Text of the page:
05AB1E has no UTF-8 conversion builtins, so I have to do everything manually..
Try it online or verify that it's a quine.
The shortest quine for 05AB1E is this one:
0"D34çý"D34çý (14 bytes) provided by @OliverNi. My answer uses a modified version of that quine by adding at the
0"D34çý..."D34çý.... A short explanation of this quine:
0 # Push a 0 to the stack (can be any digit)
"D34çý" # Push the string "D34çý" to the stack
D # Duplicate this string
34ç # Push 34 converted to an ASCII character to the stack: '"'
ý # Join everything on the stack (the 0 and both strings) by '"'
# (output the result implicitly)
Now for the challenge part of the code. As I mentioned at the top, 05AB1E has no UTF-8 conversion builtins, so I have to do these things manually. I've used this source as reference on how to do that: Manually converting unicode codepoints into UTF-8 and UTF-16. Here a short summary of that regarding the conversion of Unicode characters to Unicode†:
- Convert the unicode characters to their unicode values (i.e.
- Convert these unicode values to binary (i.e.
- Check in which of the following ranges the characters are:
0x00000000 - 0x0000007F (0-127):
0x00000080 - 0x000007FF (128-2047):
0x00000800 - 0x0000FFFF (2048-65535):
1110xxxx 10xxxxxx 10xxxxxx
0x00010000 - 0x001FFFFF (65536-2097151):
11110xxx 10xxxxxx 10xxxxxx 10xxxxxx
†: Unicode is capped at 21 bits, but UTF-8 is capped at 17 bits. So the range of 4 above would instead be:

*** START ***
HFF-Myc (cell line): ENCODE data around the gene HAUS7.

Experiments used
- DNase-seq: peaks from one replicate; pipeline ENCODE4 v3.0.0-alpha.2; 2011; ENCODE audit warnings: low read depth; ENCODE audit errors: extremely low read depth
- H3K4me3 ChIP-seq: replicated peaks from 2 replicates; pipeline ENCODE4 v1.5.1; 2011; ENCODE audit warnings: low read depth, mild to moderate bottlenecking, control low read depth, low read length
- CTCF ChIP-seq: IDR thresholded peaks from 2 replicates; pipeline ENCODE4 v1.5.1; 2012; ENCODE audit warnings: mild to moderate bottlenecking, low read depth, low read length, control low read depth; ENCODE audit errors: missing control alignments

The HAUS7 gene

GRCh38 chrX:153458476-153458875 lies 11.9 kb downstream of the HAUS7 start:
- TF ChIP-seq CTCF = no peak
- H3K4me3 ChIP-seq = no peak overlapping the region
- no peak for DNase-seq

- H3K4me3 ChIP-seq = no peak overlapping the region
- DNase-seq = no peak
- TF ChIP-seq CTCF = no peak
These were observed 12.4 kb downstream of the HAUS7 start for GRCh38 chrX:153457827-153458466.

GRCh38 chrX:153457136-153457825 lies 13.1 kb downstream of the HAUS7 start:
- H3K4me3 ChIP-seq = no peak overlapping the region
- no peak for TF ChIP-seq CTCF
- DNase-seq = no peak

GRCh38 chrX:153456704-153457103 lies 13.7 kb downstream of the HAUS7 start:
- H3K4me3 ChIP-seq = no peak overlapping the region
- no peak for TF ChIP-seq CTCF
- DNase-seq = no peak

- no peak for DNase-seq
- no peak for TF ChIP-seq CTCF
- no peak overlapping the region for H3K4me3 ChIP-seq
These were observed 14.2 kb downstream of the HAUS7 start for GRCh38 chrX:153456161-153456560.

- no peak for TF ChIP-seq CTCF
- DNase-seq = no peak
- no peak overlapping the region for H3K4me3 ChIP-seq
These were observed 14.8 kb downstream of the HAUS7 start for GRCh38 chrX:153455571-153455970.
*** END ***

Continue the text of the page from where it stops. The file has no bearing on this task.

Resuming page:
0x00010000 - 0x0010FFFF (65536-1114111):
10000xxx 10xxxxxx 10xxxxxx 10xxxxxx
d will be in the first range, so 1 byte in UTF-8; character
Ж is in the second range, so 2 bytes in UTF-8; and character
丽 is in the third range, so 3 bytes in UTF-8.
x in the pattern behind it are filled with the binary of these characters, from right to left. So the
1100100) with pattern
10000010110) with pattern
110xxxxx 10xxxxxx becomes
11010000 10010110; and the
100111000111101) with pattern
1110xxxx 10xxxxxx 10xxxxxx becomes
1110x100 10111000 10111101, after which the remaining
x are replaced with
11100100 10111000 10111101.
So, that approach I also used in my code. Instead of checking the actual ranges, I just look at the length of the binary and compare it to the amount of
x in the patterns however, since that saves a few bytes.
Ç # Convert each character in the string to its unicode value
b # Convert each value to binary
ε # Map over these binary strings:
Dg # Duplicate the string, and get its length
•Xó• # Push compressed integer 8657
18в # Converted to Base-18 as list: [1,8,12,17]
@ # Check for each if the length is >= to this value
# (1 if truthy; 0 if falsey)
ƶ # Multiply each by their 1-based index
à # Pop and get its maximum
© # Store it in the register (without popping)
i # If it is exactly 1 (first range):
7j # Add leading spaces to the binary to make it of length 7
0ì # And prepend a "0"
ë # Else (any of the other ranges):
R # Reverse the binary
6ô # Split it into parts of size 6
Rí # Reverse it (and each individual part) back
ć # Pop, and push the remainder and the head separated to the stack
7®- # Calculate 7 minus the value from the register
j # Add leading spaces to the head binary to make it of that length
š # Add it at the start of the remainder-list again
Tì # Prepend "10" before each part
J # Join the list together
1®<× # Repeat "1" the value from the register - 1 amount of times
ì # Prepend that at the front
] # Close both the if-else statement and map
ð0: # Replace all spaces with "0"
J # And join all modified binary strings together
# (which is output implicitly - with trailing newline)
See this 05AB1E answer of mine (sections How to compress large integers? and How to compress integer lists?) to understand why